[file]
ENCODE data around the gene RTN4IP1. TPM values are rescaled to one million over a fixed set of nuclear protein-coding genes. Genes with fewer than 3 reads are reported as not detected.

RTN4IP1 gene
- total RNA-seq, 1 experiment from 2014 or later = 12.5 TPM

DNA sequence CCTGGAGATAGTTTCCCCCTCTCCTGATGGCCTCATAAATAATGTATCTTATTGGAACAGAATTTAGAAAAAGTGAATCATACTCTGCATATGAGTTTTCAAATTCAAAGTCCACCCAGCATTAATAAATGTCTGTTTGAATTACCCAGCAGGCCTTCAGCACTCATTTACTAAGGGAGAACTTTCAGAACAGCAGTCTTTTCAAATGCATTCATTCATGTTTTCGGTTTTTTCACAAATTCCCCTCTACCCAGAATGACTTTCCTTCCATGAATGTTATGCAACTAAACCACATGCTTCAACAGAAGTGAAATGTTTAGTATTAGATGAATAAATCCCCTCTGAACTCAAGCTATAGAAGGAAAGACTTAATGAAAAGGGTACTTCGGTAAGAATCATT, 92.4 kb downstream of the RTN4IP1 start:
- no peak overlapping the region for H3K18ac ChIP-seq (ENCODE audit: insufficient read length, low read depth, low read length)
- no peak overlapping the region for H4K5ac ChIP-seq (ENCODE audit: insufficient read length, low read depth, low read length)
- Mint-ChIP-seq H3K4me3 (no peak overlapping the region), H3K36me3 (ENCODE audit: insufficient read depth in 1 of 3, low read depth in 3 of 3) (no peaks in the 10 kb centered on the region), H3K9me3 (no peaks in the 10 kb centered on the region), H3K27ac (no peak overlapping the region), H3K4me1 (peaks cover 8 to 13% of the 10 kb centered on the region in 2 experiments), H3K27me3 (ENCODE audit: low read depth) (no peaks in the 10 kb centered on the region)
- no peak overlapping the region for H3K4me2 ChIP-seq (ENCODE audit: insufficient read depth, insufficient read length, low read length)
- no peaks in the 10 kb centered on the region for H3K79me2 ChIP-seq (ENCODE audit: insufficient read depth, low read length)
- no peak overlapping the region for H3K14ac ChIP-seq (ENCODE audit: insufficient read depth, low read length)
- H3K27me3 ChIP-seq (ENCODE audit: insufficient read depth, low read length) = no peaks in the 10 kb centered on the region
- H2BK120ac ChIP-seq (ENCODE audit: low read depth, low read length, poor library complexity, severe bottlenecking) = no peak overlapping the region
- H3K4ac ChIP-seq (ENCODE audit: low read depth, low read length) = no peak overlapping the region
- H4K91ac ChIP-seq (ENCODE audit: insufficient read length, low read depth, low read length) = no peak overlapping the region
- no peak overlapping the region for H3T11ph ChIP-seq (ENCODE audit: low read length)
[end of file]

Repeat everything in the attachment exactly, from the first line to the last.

ENCODE data around the gene RTN4IP1. TPM values are rescaled to one million over a fixed set of nuclear protein-coding genes. Genes with fewer than 3 reads are reported as not detected.

RTN4IP1 gene
- total RNA-seq, 1 experiment from 2014 or later = 12.5 TPM

DNA sequence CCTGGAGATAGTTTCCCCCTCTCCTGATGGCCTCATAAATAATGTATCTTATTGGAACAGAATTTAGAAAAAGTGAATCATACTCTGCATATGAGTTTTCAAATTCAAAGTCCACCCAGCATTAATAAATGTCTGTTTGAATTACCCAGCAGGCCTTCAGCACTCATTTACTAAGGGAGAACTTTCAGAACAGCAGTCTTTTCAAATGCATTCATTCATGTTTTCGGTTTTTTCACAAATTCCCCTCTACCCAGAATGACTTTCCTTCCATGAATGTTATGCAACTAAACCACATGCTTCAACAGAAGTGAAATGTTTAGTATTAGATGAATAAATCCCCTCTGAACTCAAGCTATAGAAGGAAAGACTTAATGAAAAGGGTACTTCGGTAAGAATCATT, 92.4 kb downstream of the RTN4IP1 start:
- no peak overlapping the region for H3K18ac ChIP-seq (ENCODE audit: insufficient read length, low read depth, low read length)
- no peak overlapping the region for H4K5ac ChIP-seq (ENCODE audit: insufficient read length, low read depth, low read length)
- Mint-ChIP-seq H3K4me3 (no peak overlapping the region), H3K36me3 (ENCODE audit: insufficient read depth in 1 of 3, low read depth in 3 of 3) (no peaks in the 10 kb centered on the region), H3K9me3 (no peaks in the 10 kb centered on the region), H3K27ac (no peak overlapping the region), H3K4me1 (peaks cover 8 to 13% of the 10 kb centered on the region in 2 experiments), H3K27me3 (ENCODE audit: low read depth) (no peaks in the 10 kb centered on the region)
- no peak overlapping the region for H3K4me2 ChIP-seq (ENCODE audit: insufficient read depth, insufficient read length, low read length)
- no peaks in the 10 kb centered on the region for H3K79me2 ChIP-seq (ENCODE audit: insufficient read depth, low read length)
- no peak overlapping the region for H3K14ac ChIP-seq (ENCODE audit: insufficient read depth, low read length)
- H3K27me3 ChIP-seq (ENCODE audit: insufficient read depth, low read length) = no peaks in the 10 kb centered on the region
- H2BK120ac ChIP-seq (ENCODE audit: low read depth, low read length, poor library complexity, severe bottlenecking) = no peak overlapping the region
- H3K4ac ChIP-seq (ENCODE audit: low read depth, low read length) = no peak overlapping the region
- H4K91ac ChIP-seq (ENCODE audit: insufficient read length, low read depth, low read length) = no peak overlapping the region
- no peak overlapping the region for H3T11ph ChIP-seq (ENCODE audit: low read length)